Business Basics

How can you benefit from being a great employer?

- November 9, 2017 2 MIN READ

Talented employees have a plethora of opportunities to pursue rewarding careers in both corporates and small businesses, so what does it take to become a great employer that doesn’t break the bank?

For many, the nine to five work day is an outdated concept. It is more common for teams to enjoy some flexible boundaries.

“For me, life is about living, not just working. So that means that the boundaries between our working hours and those we spend with the ones we love should be fairly fluid,” says Ben Webster, founder of When recruiting his team, Ben implemented a policy that ensured all staff could access flexible work arrangements that allow them to choose their hours so long as they fulfil their targets and project obligations.

For me, life is about living, not just working

Since its inception, they have operated within a four day working week, with the flexibility to work from home, or remotely in another town or even country. “We have staff that live across the globe and we often aren’t online at the same time and don’t have a physical office, so it doesn’t really make sense to have rigid work hours and it’s really important to me that my teams have a life,” adds Ben.

Trust and transparency
Likewise, trust and transparency are a vital component to building a healthy and dynamic team. “I try to ensure I am as transparent as possible – with both my team and my customers so that they understand the decisions I make in the business. My team know the problems we are facing and they certainly know when they’re contributing to our successes,” he says. This has cultivated a very real sense of family and a sensitivity for what is needed both inside and outside the workplace.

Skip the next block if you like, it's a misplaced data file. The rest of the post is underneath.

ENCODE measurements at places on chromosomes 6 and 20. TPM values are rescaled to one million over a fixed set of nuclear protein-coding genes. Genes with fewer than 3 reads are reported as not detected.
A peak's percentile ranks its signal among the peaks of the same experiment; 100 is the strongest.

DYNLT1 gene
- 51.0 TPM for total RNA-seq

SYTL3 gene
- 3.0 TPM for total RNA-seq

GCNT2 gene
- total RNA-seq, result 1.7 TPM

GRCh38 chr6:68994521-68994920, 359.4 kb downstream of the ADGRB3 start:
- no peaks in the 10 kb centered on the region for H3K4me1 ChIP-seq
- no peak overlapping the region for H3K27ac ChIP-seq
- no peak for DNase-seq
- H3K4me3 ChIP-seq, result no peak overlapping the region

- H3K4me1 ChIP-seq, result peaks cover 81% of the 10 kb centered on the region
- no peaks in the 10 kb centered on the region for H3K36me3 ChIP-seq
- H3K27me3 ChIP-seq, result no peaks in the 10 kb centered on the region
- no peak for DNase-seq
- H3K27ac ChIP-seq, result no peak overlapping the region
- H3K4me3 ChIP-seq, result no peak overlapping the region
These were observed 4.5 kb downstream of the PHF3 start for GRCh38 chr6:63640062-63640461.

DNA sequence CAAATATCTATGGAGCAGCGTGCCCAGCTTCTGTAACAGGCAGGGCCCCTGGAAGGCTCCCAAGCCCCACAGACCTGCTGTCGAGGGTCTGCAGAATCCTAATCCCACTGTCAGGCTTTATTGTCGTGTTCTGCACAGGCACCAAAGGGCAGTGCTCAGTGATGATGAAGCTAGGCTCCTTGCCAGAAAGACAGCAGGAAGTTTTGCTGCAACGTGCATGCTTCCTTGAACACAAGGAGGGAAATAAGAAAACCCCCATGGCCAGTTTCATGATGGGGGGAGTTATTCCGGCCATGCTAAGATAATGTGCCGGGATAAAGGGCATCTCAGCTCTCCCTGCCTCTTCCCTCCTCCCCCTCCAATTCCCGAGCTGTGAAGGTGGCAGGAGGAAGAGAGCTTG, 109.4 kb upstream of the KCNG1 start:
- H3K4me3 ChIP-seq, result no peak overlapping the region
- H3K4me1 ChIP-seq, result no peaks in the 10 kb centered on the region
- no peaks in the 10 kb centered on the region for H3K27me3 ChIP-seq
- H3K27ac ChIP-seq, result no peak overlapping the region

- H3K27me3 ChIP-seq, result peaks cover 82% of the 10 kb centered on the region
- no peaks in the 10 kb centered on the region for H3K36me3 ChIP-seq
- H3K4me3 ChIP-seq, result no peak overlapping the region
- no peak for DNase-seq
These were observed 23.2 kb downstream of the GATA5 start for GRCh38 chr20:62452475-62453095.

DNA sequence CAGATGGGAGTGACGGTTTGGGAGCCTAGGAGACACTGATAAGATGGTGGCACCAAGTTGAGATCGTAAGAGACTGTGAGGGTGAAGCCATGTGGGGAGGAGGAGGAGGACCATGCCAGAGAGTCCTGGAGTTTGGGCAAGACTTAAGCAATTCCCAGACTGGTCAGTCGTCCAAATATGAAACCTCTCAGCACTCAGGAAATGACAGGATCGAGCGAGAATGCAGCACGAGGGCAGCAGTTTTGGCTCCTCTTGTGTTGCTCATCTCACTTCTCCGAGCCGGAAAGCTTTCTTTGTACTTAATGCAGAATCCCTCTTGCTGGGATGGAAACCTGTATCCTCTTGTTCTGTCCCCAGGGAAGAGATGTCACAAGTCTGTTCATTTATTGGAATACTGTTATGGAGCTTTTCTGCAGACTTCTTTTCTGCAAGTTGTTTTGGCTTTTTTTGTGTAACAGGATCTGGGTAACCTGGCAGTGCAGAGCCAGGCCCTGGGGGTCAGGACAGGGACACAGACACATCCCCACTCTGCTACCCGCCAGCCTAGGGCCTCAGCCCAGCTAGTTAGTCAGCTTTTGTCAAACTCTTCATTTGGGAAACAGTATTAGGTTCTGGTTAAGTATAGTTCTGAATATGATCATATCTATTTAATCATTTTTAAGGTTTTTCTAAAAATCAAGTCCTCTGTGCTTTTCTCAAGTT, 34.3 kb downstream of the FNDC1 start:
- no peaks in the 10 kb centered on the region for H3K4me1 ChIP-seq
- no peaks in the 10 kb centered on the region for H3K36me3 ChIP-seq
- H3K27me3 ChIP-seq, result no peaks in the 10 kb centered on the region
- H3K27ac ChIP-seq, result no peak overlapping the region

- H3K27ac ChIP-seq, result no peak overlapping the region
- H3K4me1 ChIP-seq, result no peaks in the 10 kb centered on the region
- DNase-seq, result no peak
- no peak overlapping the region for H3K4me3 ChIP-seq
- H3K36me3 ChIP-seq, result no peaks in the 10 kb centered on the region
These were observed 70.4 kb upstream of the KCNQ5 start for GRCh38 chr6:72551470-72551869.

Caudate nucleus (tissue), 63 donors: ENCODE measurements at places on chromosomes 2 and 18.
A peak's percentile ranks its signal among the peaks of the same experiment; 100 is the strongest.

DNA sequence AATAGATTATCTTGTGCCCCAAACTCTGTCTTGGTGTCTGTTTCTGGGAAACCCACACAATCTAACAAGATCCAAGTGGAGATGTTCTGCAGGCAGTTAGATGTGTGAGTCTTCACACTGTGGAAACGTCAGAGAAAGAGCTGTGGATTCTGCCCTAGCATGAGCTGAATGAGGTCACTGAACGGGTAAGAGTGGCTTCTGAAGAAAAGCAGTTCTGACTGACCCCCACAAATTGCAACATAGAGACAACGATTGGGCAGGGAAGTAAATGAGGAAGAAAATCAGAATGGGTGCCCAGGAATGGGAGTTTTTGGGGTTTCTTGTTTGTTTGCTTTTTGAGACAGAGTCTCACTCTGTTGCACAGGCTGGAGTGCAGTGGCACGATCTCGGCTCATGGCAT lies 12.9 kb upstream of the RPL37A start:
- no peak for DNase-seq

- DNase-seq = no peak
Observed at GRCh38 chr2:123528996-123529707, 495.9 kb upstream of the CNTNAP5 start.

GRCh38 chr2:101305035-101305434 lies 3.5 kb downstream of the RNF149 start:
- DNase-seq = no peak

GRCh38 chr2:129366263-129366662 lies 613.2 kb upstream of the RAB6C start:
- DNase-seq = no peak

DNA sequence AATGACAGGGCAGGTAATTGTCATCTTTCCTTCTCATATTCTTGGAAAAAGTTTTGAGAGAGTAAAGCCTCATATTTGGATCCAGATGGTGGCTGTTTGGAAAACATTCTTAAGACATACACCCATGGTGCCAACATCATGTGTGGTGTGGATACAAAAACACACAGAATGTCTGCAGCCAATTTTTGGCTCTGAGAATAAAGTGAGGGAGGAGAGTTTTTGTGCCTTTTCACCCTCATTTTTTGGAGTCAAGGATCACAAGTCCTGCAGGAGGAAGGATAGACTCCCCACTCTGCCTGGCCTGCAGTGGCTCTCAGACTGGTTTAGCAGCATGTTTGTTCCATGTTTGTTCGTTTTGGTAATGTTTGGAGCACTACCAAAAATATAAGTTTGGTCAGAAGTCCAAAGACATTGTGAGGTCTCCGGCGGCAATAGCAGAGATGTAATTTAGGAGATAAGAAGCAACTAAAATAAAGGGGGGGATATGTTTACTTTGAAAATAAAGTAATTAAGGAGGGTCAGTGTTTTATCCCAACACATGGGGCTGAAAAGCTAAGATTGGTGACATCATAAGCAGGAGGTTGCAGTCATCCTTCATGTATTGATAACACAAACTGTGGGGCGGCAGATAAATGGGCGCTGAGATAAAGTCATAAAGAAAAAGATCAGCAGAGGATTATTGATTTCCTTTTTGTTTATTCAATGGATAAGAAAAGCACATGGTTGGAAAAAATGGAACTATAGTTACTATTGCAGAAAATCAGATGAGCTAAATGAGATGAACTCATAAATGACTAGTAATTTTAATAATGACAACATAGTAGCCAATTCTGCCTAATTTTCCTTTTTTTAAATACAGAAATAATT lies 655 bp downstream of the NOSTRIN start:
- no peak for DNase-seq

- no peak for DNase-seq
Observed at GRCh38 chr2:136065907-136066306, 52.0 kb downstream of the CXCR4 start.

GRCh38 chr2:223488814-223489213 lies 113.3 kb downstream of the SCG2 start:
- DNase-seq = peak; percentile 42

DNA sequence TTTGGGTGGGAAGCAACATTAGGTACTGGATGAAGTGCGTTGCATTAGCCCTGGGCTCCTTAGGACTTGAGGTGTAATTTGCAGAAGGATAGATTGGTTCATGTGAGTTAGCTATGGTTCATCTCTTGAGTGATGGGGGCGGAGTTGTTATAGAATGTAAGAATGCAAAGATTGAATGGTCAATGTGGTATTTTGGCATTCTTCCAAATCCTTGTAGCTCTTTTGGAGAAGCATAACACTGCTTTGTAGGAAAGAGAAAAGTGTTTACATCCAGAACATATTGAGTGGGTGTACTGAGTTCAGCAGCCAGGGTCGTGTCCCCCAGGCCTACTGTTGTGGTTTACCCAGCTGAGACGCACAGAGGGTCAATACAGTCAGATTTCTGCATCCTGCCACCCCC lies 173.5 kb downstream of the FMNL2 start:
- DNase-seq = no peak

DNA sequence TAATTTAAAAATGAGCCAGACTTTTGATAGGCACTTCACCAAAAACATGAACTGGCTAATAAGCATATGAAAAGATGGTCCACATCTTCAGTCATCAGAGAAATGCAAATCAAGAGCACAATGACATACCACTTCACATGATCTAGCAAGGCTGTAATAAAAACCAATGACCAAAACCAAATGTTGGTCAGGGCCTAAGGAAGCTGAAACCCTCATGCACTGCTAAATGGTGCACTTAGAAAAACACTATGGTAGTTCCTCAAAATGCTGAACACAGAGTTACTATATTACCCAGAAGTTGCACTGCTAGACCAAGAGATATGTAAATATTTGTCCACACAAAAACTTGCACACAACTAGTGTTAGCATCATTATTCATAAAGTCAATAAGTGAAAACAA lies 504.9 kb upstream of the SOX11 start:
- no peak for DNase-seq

Pay parity
It may seem like common sense but with women earning up to $1.5m less than their male counterparts over the average work lifespan, small business owners have a responsibility to their staff, no matter the size of their business to ensure they’re fostering a culture of parity. “Despite gender pay parity being enforced by Australian industrial law since 1969, the pay gap clearly states that there are many workplaces yet to comply – don’t be one of them,” says Ben.

Women never recover financially or in their career progression

He acknowledges that often women step away from the workforce to focus on nurturing their families and returning to the workforce often comes with sacrifices. “Many women take junior positions when returning to the workforce, and never recover financially or in their career progression and this simply shouldn’t be the case,” adds Ben.

Building and maintaining a great workplace culture requires commitment from small business owners, through the managers and ground staff being open and creating space to sharing ideas. Regularly touch base with your team about common questions that customers are asking as this feedback loop is essential for both understanding your place in the market and your workplace culture.

Related articles:
1. The magic ingredient in small business
2. The importance of staff skills development
3. Why flexible hours leads to healthier employees

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How to be a better employer


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